Archive for the ‘General Interest’ Category

There’s Still Time to Help Summer Meet Its Match!

Wednesday, July 23rd, 2014

Hunger is an issue every month, but the demand for food assistance is high during the summer months when donations are at their lowest. Today, 1 in 10 people in Minnesota and western Wisconsin experience the stress of hunger every day, and need your help this summer.

You can help us, help them—when they need it the most, by becoming a Monthly Giver today. And if you act now, we’ll a generous donor will match your first 3 months, dollar for dollar!

Your monthly gift goes a long way!

Thanks to $5,000 in matching funds, your first 3 months of gifts can be DOUBLED when you become a Monthly Giver before July 31, 2014.*

Just $10 each month can provide 37 meals. And with the match, you can provide more than 220 meals in just three months!

This summer, help us provide hope to our hungry neighbors by becoming a Monthly Giver.

By making a donation each month, you’ll have a tremendous impact on our mission to end hunger in our community. Our Monthly Giving program is a source of consistent, reliable support we can depend on in the future.

Our Monthly Giving program is easy to join. Become a Monthly Giver and your donations will be processed automatically. You can change your contribution at any time online or by phone.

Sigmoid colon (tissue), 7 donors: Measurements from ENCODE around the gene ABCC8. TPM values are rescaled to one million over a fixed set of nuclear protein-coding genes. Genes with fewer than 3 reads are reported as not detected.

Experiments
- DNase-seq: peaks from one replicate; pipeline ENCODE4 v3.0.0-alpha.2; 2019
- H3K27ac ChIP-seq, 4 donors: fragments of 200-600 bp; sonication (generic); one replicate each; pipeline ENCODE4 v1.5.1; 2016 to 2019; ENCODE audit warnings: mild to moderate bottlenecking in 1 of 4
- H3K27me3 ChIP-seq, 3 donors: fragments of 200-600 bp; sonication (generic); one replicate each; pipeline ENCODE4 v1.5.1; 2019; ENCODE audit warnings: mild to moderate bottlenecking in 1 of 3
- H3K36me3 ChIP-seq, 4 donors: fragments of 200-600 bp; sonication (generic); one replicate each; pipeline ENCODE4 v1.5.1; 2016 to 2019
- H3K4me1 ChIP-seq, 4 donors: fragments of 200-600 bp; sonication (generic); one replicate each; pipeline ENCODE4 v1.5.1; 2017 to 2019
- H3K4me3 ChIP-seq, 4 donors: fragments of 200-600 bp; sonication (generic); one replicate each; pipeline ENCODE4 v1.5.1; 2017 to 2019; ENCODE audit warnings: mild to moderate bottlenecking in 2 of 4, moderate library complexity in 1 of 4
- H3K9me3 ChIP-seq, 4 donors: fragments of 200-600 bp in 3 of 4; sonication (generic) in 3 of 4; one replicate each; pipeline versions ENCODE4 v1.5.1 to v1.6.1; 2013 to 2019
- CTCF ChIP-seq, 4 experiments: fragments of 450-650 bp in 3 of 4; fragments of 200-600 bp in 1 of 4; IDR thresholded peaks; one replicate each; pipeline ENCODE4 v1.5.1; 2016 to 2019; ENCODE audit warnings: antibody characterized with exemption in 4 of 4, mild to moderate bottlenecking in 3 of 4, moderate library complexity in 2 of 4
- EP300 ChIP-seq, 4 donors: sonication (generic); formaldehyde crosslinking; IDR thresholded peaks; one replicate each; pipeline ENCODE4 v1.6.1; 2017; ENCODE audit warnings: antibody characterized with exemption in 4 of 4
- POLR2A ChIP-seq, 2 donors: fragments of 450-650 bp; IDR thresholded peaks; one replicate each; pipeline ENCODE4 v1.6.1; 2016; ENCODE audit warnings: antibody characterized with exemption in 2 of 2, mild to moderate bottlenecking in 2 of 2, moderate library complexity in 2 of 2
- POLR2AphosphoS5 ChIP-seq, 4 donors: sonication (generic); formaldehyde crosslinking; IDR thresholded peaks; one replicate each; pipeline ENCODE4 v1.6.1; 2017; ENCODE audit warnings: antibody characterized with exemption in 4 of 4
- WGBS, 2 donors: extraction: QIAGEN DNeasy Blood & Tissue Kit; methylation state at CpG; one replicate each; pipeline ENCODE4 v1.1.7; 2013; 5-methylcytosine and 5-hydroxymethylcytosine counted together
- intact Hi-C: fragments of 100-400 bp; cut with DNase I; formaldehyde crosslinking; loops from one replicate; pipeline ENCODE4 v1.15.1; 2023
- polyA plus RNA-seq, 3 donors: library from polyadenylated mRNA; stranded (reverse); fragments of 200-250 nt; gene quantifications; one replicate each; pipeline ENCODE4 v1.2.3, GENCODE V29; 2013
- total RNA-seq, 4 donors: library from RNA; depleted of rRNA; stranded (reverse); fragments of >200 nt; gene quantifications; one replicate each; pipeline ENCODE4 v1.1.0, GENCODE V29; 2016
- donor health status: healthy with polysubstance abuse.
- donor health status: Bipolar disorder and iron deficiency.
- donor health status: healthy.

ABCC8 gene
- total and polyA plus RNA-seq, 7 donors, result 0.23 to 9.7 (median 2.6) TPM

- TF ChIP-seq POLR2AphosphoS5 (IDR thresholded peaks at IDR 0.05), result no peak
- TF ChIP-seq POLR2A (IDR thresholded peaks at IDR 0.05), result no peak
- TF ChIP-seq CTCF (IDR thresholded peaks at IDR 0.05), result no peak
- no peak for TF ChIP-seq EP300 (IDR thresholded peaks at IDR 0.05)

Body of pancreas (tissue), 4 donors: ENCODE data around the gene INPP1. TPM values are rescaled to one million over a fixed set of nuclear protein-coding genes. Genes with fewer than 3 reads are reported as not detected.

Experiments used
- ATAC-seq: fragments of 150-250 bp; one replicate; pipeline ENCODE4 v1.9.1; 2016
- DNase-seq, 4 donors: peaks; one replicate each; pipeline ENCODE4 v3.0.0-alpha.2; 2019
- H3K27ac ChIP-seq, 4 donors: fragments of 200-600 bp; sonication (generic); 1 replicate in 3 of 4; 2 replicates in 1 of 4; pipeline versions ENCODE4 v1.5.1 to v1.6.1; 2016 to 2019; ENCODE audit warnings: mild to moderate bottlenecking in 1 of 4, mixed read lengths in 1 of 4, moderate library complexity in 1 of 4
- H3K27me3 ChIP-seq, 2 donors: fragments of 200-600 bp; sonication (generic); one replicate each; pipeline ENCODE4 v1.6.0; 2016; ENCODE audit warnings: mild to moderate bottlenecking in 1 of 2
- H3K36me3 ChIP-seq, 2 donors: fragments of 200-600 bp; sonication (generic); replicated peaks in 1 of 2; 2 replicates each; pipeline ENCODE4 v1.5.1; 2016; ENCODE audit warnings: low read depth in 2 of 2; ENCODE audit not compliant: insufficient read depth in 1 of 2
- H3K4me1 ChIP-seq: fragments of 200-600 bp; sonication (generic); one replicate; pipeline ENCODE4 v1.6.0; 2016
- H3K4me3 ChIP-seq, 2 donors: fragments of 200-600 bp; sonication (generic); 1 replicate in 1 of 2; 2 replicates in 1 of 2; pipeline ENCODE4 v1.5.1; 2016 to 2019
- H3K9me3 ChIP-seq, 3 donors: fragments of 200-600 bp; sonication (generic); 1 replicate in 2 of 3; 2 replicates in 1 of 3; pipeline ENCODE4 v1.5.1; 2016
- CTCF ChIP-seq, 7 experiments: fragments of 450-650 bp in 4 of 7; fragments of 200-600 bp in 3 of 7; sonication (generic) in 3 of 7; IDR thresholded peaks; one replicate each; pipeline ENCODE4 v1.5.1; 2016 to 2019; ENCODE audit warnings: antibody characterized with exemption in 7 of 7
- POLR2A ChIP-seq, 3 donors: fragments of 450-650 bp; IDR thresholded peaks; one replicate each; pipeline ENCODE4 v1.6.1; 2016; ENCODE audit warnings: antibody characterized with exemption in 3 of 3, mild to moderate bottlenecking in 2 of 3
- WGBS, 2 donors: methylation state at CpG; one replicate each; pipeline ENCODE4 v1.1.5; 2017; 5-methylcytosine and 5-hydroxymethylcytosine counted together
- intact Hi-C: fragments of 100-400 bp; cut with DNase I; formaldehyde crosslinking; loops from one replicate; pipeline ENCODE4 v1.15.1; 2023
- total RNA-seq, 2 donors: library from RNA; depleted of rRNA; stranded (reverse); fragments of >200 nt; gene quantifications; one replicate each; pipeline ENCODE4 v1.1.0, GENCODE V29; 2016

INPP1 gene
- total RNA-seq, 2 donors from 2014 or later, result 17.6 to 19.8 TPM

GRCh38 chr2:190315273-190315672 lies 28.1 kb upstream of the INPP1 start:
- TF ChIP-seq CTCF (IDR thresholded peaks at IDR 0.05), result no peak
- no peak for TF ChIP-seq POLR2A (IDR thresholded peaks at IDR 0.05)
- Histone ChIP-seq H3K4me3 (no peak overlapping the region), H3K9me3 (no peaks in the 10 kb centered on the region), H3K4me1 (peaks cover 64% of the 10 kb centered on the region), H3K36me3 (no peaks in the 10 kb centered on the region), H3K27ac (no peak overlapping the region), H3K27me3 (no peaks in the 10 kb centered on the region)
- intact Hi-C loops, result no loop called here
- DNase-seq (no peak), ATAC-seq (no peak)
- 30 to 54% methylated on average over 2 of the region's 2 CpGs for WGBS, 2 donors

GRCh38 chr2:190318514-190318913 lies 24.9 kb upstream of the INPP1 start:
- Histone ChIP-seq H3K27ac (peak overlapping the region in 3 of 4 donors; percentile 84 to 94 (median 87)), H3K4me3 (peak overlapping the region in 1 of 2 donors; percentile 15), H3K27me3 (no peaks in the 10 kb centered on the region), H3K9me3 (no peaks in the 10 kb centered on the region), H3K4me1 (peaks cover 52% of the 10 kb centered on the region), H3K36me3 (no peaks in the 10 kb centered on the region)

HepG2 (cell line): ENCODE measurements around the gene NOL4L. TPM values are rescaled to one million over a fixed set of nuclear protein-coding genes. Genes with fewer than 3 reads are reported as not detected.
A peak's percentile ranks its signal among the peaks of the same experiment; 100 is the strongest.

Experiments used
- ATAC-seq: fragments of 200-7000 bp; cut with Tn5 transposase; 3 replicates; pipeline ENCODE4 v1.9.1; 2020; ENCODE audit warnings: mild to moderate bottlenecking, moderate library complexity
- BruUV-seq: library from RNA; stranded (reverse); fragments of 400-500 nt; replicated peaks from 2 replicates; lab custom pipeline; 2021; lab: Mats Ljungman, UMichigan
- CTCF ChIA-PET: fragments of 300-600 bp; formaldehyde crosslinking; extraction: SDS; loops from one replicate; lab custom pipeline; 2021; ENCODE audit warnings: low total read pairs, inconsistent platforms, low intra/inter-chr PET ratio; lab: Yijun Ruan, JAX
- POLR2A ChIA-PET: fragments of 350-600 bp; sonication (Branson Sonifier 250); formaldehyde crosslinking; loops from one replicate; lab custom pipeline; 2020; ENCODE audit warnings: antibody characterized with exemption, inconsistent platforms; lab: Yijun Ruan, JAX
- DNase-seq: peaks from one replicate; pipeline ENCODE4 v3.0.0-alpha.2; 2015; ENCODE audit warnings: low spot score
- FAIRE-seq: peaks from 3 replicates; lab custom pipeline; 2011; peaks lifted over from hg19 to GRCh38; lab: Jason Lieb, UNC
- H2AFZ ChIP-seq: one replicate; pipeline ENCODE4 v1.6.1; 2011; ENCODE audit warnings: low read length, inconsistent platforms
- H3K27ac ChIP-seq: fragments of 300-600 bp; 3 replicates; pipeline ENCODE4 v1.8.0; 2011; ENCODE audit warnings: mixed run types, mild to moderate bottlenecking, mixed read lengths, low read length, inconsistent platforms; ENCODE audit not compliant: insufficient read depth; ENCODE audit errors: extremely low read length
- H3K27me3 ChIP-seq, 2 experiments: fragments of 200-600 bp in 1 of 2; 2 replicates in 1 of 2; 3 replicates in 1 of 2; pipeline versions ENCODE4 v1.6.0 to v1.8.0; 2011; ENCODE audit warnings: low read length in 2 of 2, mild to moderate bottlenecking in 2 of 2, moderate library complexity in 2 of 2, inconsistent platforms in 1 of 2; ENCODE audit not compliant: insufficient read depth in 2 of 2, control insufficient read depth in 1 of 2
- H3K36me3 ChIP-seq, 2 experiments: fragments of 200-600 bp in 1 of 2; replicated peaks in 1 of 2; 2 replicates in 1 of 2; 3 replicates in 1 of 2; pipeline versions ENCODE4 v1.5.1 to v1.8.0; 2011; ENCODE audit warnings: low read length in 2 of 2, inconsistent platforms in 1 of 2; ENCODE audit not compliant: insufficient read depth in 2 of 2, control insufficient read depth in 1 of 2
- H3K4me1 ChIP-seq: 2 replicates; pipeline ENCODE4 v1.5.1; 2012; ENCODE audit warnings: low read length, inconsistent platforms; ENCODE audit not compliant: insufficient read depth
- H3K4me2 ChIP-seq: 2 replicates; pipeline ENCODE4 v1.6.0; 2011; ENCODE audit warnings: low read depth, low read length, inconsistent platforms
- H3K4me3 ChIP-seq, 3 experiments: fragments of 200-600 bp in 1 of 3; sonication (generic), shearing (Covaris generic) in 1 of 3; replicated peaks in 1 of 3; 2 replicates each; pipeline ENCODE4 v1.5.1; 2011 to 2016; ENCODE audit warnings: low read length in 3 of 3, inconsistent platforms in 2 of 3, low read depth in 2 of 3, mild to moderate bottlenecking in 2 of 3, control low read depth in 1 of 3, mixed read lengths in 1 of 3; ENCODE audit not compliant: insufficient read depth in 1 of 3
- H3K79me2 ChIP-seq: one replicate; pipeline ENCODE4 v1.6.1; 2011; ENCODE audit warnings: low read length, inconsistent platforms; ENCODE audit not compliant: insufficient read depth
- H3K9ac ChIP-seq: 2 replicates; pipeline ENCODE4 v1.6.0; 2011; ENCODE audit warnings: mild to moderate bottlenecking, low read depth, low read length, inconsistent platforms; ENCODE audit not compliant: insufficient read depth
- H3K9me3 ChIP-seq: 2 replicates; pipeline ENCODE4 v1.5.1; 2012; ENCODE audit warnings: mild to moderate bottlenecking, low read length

Please partner with us monthly to ensure that hungry children, families and seniors in our community have food on the table when they need it most this summer. Become a Monthly Giver today and DOUBLE your impact for the next 3 months!

*Good until July 31, 2014 or up to $5,000 met in matching funds.

What Happens When Food Passes Its Peak at the Grocery Store?

Wednesday, July 16th, 2014

At retail grocery stores, unsold produce that has passed its peak is regularly removed from shelves to make space for newer, fresher produce. So what happens to this perfectly edible food once it is removed from the store shelves?

Second Harvest Heartland’s Food Rescue Program partners with retail grocers in our communities to divert food being removed from their store shelves to help feed hungry people. Every day, the professional Food Rescue Fleet and our trained food shelf partners collect thousands of pounds of produce, dairy, deli, meat, bakery, and grocery items from more than 275 grocery retail partners. This donated product is distributed to food shelves, soup kitchens and shelters throughout Second Harvest Heartland’s 59 county service area.

A CBS Minnesota news article reports how one local retail grocer, Cub Foods, donates its less-than-perfect food products to Second Harvest Heartland and local food shelves to help feed those in our community who are hungry.

In 2013, Cub stores in the Twin Cities donated more than 9 million pounds of fresh food as part of the Retail Food Rescue program. With Cub’s help, the Retail Food Rescue program represents nearly 40 percent of Second Harvest Heartland total food distribution—a food stream that provides many wholesome and fresh foods.

Thank you to Cub Foods and all of our dedicated retail grocer partners for your commitment to helping us end hunger.